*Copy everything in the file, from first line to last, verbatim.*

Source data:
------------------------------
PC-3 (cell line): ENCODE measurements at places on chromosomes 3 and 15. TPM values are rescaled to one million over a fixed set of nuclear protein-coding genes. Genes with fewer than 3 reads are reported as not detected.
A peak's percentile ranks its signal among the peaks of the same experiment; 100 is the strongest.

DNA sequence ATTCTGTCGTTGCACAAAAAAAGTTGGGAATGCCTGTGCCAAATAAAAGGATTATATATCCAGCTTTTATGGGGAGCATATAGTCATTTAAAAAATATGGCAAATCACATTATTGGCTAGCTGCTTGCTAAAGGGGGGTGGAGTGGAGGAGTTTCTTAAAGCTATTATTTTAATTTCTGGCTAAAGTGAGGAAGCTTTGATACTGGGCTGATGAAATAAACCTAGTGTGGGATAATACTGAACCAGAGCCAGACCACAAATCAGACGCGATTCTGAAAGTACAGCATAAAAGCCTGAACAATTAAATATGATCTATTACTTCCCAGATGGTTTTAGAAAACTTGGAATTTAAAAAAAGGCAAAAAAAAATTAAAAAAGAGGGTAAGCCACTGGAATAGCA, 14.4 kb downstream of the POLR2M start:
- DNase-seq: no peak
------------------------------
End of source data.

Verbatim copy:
PC-3 (cell line): ENCODE measurements at places on chromosomes 3 and 15. TPM values are rescaled to one million over a fixed set of nuclear protein-coding genes. Genes with fewer than 3 reads are reported as not detected.
A peak's percentile ranks its signal among the peaks of the same experiment; 100 is the strongest.

DNA sequence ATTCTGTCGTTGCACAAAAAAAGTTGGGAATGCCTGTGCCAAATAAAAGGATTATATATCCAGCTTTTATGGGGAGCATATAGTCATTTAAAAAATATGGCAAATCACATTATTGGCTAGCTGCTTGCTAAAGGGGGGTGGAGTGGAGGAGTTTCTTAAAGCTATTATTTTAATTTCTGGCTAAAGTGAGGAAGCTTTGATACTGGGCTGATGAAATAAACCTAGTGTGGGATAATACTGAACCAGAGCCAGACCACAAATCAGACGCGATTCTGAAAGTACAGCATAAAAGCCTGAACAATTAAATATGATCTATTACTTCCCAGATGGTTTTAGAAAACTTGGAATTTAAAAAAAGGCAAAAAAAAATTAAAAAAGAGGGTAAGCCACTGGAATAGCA, 14.4 kb downstream of the POLR2M start:
- DNase-seq: no peak